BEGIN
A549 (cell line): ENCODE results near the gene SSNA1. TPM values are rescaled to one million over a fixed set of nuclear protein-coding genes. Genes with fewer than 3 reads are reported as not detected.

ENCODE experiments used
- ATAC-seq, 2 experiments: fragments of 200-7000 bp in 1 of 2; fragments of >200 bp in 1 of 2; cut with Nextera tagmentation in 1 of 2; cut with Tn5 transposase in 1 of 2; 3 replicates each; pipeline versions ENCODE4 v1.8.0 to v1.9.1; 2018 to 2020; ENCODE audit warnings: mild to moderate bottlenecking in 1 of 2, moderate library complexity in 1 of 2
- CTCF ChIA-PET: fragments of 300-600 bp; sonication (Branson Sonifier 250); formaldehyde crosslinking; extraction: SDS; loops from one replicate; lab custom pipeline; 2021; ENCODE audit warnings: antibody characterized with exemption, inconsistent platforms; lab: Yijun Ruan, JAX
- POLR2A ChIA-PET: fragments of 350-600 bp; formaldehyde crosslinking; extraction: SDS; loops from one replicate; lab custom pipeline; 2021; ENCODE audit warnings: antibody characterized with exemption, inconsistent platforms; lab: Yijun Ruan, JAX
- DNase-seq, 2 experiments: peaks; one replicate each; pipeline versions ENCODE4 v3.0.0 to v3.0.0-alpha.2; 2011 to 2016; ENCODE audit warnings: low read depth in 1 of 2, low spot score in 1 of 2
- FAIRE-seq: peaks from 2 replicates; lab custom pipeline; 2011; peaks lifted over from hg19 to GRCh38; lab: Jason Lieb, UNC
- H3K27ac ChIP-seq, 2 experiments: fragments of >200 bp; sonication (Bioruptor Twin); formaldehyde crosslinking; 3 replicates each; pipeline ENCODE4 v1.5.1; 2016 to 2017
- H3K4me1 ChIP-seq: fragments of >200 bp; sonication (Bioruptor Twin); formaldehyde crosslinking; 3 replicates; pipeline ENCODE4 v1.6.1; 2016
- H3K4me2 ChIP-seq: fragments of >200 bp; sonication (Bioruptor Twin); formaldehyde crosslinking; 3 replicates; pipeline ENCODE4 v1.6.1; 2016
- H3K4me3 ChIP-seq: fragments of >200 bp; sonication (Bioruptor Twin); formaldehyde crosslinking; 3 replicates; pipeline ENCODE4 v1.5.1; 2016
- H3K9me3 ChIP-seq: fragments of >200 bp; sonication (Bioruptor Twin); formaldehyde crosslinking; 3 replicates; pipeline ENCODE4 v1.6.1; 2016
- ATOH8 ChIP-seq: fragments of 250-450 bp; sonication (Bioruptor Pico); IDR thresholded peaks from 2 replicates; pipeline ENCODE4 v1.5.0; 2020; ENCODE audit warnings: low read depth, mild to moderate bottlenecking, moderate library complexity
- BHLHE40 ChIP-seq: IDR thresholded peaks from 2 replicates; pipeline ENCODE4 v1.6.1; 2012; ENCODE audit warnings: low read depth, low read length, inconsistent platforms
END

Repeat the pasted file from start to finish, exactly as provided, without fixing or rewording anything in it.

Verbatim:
A549 (cell line): ENCODE results near the gene SSNA1. TPM values are rescaled to one million over a fixed set of nuclear protein-coding genes. Genes with fewer than 3 reads are reported as not detected.

ENCODE experiments used
- ATAC-seq, 2 experiments: fragments of 200-7000 bp in 1 of 2; fragments of >200 bp in 1 of 2; cut with Nextera tagmentation in 1 of 2; cut with Tn5 transposase in 1 of 2; 3 replicates each; pipeline versions ENCODE4 v1.8.0 to v1.9.1; 2018 to 2020; ENCODE audit warnings: mild to moderate bottlenecking in 1 of 2, moderate library complexity in 1 of 2
- CTCF ChIA-PET: fragments of 300-600 bp; sonication (Branson Sonifier 250); formaldehyde crosslinking; extraction: SDS; loops from one replicate; lab custom pipeline; 2021; ENCODE audit warnings: antibody characterized with exemption, inconsistent platforms; lab: Yijun Ruan, JAX
- POLR2A ChIA-PET: fragments of 350-600 bp; formaldehyde crosslinking; extraction: SDS; loops from one replicate; lab custom pipeline; 2021; ENCODE audit warnings: antibody characterized with exemption, inconsistent platforms; lab: Yijun Ruan, JAX
- DNase-seq, 2 experiments: peaks; one replicate each; pipeline versions ENCODE4 v3.0.0 to v3.0.0-alpha.2; 2011 to 2016; ENCODE audit warnings: low read depth in 1 of 2, low spot score in 1 of 2
- FAIRE-seq: peaks from 2 replicates; lab custom pipeline; 2011; peaks lifted over from hg19 to GRCh38; lab: Jason Lieb, UNC
- H3K27ac ChIP-seq, 2 experiments: fragments of >200 bp; sonication (Bioruptor Twin); formaldehyde crosslinking; 3 replicates each; pipeline ENCODE4 v1.5.1; 2016 to 2017
- H3K4me1 ChIP-seq: fragments of >200 bp; sonication (Bioruptor Twin); formaldehyde crosslinking; 3 replicates; pipeline ENCODE4 v1.6.1; 2016
- H3K4me2 ChIP-seq: fragments of >200 bp; sonication (Bioruptor Twin); formaldehyde crosslinking; 3 replicates; pipeline ENCODE4 v1.6.1; 2016
- H3K4me3 ChIP-seq: fragments of >200 bp; sonication (Bioruptor Twin); formaldehyde crosslinking; 3 replicates; pipeline ENCODE4 v1.5.1; 2016
- H3K9me3 ChIP-seq: fragments of >200 bp; sonication (Bioruptor Twin); formaldehyde crosslinking; 3 replicates; pipeline ENCODE4 v1.6.1; 2016
- ATOH8 ChIP-seq: fragments of 250-450 bp; sonication (Bioruptor Pico); IDR thresholded peaks from 2 replicates; pipeline ENCODE4 v1.5.0; 2020; ENCODE audit warnings: low read depth, mild to moderate bottlenecking, moderate library complexity
- BHLHE40 ChIP-seq: IDR thresholded peaks from 2 replicates; pipeline ENCODE4 v1.6.1; 2012; ENCODE audit warnings: low read depth, low read length, inconsistent platforms